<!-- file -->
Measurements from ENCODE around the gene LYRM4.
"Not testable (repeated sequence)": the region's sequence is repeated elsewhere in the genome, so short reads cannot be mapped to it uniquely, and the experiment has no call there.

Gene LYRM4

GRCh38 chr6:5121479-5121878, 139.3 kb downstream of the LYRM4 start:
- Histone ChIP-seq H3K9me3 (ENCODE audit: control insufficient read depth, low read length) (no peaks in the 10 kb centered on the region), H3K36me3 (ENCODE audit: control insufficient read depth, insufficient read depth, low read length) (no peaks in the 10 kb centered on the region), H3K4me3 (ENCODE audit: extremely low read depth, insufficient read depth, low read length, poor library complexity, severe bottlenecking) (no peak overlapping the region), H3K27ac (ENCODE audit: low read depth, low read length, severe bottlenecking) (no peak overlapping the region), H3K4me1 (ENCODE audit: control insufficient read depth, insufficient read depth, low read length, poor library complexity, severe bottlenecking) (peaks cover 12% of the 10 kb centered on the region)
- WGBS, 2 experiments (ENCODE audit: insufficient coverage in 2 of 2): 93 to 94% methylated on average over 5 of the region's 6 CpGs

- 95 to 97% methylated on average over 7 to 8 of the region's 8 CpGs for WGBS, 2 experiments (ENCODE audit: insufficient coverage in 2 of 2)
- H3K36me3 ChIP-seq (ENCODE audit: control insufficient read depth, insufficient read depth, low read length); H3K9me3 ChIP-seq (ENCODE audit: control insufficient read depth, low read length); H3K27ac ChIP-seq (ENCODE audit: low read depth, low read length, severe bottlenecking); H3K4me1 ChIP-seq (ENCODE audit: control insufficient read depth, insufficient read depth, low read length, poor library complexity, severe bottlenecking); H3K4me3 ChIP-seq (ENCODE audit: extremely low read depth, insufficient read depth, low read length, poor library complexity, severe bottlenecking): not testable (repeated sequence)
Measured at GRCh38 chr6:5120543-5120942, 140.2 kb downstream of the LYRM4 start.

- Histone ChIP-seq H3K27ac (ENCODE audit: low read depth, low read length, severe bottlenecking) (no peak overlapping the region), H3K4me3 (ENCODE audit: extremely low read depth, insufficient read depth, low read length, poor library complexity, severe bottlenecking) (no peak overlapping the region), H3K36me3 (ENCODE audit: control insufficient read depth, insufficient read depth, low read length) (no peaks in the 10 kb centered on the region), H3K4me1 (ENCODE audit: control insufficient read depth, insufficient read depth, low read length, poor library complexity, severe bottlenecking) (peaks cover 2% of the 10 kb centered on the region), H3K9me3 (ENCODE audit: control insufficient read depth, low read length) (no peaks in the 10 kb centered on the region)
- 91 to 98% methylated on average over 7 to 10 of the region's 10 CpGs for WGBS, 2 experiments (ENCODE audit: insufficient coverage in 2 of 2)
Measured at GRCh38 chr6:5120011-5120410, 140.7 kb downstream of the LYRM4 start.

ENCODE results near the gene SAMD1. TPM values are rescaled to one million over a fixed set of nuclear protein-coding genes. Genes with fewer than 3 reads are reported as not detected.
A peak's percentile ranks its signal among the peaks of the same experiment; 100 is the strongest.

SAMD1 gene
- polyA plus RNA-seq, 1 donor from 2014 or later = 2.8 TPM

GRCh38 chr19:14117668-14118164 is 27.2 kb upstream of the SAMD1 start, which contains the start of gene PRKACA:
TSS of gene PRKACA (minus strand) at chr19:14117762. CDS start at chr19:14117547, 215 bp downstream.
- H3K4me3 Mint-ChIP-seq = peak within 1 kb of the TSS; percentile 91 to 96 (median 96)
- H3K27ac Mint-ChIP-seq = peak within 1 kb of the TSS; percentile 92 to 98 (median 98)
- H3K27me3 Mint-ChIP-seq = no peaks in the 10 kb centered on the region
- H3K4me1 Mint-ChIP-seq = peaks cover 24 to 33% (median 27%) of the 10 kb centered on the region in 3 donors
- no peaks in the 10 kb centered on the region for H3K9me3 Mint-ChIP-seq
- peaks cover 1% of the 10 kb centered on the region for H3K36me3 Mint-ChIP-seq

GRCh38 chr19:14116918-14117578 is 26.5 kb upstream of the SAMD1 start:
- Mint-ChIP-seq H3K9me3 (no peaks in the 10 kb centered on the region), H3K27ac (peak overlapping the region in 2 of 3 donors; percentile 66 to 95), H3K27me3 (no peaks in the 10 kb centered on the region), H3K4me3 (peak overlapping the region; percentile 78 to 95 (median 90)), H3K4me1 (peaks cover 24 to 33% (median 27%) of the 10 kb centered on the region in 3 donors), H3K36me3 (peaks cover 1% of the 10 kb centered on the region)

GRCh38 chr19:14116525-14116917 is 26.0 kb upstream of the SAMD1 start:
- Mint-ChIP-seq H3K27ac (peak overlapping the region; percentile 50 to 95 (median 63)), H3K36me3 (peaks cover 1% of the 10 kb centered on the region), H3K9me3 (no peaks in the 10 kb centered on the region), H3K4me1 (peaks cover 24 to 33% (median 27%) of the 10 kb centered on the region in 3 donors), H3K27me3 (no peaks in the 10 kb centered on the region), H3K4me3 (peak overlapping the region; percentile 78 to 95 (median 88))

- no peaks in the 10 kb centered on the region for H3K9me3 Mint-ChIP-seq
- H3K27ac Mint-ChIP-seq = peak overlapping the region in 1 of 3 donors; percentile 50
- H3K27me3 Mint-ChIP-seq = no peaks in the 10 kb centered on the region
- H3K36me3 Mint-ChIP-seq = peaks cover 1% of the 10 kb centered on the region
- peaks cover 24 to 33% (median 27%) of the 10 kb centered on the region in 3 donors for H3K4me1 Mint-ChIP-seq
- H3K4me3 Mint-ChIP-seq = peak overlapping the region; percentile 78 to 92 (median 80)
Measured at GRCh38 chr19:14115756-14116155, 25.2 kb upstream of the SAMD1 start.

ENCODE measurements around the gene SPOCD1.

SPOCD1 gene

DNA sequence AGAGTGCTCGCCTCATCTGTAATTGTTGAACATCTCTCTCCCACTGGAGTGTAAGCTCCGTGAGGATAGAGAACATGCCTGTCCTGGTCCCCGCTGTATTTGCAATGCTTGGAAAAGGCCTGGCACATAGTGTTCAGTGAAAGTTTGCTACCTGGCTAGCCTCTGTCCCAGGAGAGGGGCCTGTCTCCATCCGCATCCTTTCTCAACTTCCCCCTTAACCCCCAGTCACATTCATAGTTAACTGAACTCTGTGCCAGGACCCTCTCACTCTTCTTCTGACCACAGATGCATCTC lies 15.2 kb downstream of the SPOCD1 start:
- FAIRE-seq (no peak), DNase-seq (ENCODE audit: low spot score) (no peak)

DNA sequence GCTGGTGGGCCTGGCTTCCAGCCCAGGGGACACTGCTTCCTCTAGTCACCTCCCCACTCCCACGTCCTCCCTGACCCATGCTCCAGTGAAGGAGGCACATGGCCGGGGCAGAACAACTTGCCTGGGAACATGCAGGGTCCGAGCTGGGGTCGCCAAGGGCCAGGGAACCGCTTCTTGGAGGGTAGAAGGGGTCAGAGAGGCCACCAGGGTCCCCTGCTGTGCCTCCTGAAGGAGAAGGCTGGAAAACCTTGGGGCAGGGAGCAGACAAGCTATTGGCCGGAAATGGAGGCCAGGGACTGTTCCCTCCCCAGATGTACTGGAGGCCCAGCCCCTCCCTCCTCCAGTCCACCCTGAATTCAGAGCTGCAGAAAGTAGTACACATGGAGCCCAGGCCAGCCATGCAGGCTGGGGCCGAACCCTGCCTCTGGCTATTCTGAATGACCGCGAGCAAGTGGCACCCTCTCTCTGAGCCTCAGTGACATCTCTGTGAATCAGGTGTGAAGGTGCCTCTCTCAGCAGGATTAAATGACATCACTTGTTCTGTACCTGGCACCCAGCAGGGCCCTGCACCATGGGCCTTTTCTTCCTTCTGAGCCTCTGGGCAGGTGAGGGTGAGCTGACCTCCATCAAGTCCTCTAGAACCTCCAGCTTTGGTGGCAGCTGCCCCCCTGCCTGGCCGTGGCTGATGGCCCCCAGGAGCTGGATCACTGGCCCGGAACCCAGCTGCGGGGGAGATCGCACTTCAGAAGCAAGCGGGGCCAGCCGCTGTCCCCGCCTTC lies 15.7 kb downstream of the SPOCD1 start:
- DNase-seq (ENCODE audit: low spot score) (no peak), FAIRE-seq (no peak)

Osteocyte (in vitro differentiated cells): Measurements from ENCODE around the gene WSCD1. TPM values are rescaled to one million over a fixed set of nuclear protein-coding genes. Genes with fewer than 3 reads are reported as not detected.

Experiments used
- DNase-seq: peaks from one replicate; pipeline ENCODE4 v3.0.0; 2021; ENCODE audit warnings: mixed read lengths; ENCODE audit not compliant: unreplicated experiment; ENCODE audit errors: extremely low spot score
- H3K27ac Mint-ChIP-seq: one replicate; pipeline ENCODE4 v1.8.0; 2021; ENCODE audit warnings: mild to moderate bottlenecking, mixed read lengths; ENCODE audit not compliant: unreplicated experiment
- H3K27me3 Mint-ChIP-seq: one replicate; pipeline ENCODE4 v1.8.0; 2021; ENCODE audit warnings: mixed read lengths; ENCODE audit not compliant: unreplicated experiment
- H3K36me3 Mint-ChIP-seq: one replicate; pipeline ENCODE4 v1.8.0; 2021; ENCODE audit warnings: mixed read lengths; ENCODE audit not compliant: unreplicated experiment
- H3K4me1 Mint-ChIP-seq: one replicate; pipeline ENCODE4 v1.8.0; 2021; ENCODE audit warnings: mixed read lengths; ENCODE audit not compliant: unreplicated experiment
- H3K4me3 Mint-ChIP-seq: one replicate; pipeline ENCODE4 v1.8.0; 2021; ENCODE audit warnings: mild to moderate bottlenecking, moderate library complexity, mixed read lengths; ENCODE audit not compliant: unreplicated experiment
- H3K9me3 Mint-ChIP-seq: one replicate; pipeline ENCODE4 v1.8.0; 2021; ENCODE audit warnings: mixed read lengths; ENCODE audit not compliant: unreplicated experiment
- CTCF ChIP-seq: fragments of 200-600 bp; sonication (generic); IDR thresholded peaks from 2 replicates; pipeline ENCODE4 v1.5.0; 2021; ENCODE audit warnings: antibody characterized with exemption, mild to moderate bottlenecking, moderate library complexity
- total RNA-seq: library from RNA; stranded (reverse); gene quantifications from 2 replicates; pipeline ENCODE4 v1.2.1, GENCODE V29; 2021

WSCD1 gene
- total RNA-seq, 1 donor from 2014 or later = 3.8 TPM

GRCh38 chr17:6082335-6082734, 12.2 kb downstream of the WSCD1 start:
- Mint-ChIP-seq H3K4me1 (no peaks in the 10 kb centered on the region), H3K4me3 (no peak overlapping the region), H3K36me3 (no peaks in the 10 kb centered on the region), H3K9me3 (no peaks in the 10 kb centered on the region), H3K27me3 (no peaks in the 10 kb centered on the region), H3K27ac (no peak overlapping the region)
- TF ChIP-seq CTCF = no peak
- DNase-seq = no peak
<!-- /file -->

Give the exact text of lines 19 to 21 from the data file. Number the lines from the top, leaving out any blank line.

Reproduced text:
- H3K4me3 Mint-ChIP-seq = peak within 1 kb of the TSS; percentile 91 to 96 (median 96)
- H3K27ac Mint-ChIP-seq = peak within 1 kb of the TSS; percentile 92 to 98 (median 98)
- H3K27me3 Mint-ChIP-seq = no peaks in the 10 kb centered on the region